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red lion inn

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The Inn itself deserves a few essays’ worth of narrative. Keeping close to how my seven nights’ stay there added to the pilgrimage and my enjoyment of The Wind in the Willows, the word “comfort” is a start. The Red Lion Inn was built in the 18th century, and the broadly spacious, impeccably maintained wooden hostelry stands on Main Street, in the center of Stockbridge. By today’s standards, the crossroads flanking the Inn are narrow and slow, but in centuries past, each direction would (and still can) bring road travellers south to Hartford and New York, west to Albany, north to Vermont, and east to Boston.

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This was surely a logical place to build a large inn with a tavern. Peering daily from the full-width front porch, at passers-by, guests, and motor vehicles, it was easy to imagine stage coaches, horses, the elegant automobiles that followed, and strolling pedestrians. The Inn has a list of dignitaries, presidents, Tanglewood fesitval musicians, and actors that have stayed as guests. Some are among the portraits decorating the many rooms and labyrinthine corridors. The place is furnished with inadvertant antiques. Countless armchairs, sofas, settees, tables, and filled curio cabinets, though spotlessly polished, seem as though they have always been there.

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Closer to my end, I was especially grateful to my generously hospitable hosts for providing a writing table at my request. They thoughtfully placed it at the window in my little room. With the outdoors, as well as the shrine, so compelling- not to mention the front porch- I did not spend a great deal of time indoors. But happily there were plenty of occasions for me to appreciate the grand dining room, which occupies most of the ground level. This was another space which joined the story to my experience, considering Grahame’s highly-detailed depictions of the characters’ savoury meals. I had quite a few of my own, and thought of our heroes and their corned beef, pickled gherkins, watercress, french bread, and ginger beer, among other victuals. Creatures all, with our creature comforts.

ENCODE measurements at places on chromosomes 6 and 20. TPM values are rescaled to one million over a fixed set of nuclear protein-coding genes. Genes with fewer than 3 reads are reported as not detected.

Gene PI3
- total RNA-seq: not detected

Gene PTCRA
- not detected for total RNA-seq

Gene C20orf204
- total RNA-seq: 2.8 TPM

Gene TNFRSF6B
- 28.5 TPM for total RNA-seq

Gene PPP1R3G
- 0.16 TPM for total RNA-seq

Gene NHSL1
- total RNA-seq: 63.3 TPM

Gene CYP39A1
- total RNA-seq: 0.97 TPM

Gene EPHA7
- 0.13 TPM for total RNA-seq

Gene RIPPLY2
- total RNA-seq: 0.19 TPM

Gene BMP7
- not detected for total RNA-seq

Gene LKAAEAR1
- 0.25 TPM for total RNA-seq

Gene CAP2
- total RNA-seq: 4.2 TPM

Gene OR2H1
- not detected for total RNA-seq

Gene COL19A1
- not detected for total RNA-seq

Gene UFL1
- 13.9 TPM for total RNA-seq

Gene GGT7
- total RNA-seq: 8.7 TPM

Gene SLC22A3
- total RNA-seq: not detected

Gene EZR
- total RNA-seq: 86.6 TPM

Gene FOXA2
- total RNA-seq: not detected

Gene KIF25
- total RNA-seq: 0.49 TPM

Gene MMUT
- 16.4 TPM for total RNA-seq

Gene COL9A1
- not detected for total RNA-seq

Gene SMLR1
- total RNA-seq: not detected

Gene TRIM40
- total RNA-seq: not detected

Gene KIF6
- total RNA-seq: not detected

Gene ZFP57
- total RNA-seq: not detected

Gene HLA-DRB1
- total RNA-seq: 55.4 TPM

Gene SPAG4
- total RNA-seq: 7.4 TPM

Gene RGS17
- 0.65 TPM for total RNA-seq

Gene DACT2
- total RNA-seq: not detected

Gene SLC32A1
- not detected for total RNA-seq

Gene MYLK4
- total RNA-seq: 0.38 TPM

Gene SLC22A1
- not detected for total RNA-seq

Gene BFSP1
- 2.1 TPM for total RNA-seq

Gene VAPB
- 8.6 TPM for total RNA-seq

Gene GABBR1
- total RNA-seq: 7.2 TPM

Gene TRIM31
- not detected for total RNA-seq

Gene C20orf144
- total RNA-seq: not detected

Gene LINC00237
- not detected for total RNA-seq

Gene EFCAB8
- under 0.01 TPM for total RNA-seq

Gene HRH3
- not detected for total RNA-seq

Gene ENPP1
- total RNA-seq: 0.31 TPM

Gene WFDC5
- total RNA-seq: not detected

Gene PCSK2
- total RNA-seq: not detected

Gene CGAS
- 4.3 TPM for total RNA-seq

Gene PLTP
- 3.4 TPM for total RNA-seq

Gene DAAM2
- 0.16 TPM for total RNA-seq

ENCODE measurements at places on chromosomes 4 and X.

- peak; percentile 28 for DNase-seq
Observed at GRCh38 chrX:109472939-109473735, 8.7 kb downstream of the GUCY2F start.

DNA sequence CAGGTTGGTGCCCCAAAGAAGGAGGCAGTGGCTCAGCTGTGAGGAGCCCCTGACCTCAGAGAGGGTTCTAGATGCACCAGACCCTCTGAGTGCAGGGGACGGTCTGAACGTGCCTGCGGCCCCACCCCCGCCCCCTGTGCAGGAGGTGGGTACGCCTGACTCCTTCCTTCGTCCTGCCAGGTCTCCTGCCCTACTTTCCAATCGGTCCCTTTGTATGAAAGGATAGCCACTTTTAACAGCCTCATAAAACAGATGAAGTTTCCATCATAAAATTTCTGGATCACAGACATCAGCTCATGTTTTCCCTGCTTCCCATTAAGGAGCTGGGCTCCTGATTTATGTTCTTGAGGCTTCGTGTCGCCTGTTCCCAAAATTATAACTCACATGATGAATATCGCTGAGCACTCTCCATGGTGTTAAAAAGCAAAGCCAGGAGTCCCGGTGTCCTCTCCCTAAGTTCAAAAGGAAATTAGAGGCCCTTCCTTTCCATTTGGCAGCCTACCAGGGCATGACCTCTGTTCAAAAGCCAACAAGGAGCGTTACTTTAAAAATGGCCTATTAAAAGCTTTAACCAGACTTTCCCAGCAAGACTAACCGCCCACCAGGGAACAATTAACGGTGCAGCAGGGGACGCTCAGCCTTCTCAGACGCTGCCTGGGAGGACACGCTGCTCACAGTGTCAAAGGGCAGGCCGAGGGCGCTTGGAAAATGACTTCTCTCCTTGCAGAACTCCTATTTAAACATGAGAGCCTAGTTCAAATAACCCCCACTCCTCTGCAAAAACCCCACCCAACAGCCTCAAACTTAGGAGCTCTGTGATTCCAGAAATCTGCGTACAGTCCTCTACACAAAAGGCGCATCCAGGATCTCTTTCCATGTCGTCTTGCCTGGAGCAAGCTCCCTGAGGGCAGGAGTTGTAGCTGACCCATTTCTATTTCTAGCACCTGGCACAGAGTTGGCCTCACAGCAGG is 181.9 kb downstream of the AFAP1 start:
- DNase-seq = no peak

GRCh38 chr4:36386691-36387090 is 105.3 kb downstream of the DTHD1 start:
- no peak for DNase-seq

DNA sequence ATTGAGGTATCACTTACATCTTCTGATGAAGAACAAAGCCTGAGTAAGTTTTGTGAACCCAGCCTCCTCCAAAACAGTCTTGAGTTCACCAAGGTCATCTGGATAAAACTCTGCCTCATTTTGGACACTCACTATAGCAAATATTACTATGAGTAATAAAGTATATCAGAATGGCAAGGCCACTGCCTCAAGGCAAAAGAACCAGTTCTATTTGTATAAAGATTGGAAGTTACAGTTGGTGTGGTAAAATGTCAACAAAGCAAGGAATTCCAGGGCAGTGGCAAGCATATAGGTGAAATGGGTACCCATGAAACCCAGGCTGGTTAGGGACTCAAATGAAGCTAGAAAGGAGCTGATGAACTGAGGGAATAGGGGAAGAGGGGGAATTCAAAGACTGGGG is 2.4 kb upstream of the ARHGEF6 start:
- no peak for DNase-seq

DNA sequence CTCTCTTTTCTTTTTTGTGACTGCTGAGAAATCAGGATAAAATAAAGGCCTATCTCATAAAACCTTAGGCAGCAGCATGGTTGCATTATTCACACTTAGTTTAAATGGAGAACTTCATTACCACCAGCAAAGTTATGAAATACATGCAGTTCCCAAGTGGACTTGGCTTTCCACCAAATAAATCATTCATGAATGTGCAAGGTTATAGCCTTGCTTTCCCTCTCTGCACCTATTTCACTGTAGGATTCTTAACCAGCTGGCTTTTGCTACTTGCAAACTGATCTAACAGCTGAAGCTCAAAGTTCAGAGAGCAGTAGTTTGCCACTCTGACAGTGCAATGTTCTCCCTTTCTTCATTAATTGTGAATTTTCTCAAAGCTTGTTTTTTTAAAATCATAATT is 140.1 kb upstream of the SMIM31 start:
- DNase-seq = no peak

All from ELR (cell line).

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Leo, of the Red Lion

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Within the fascinating collage that is the Red Lion Inn, I found the dining room to be most intriguing. On each occasion, I sat at a different table, to better appreciate the whole space. The wide entrance is connected by the Inn’s front parlor, which has an operating fireplace. This area is a favorite spot for the Inn’s resident cat, Leo. Common spaces allow for visiting occasions with fellow guests. Large, yet intimate, the dining room’s many tables are each decorated with flowers from the gardens immediately outside. The walls are papered with sedate floral patterns, and the lighting is gently diffused. Portions of the dining room are adorned with borders of rippled glass, and along a wide lintel is a collection of teapots perched high above. Breakfast is an especially conducive time for reading and journal writing. With the lenient pace of being on retreat, I could really linger and make note of these beautiful spaces. My neighboring guests were vacationers and fellow pilgrims, also at ease, making it easy to converse. There are no electronic screens to invade and distract the civility of people recognizing one another and appreciating the glory of the present. So many conversations begin with where one hails from; there is surely something ancient about such a way of making acquaintance.

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Despite intervals between chances to read, and my slow-reading habits, I finished the book a few days before my return road trip. The enjoyment of a book is often noticed in its absence. Shortly after finishing the story, I found myself missing those quirky characters, recalling a childhood feeling of being sorry to see the ending of a good book or movie. Just the same, I had to pack my things and part company with the Inn, the Divine Mercy shrine, the Housatonic, and the Berkshires. Another sojourn streaming into the broader voyage. Finding my way to the Mass Pike, I thought of the toll-taker in The Wind in the Willows, a rabbit that cried, "Sixpence for the privilege of passing by the private road!” Not quite what I encountered in Worcester. Along the northeasterly drive across the heart of merrie olde New England, I did think about how the book and the Berkshires are now inextricable to me. Although I did return to the very situations upon which I had forced a pause, at least I do have the benefit of having made such a fine outward-looking inner journey.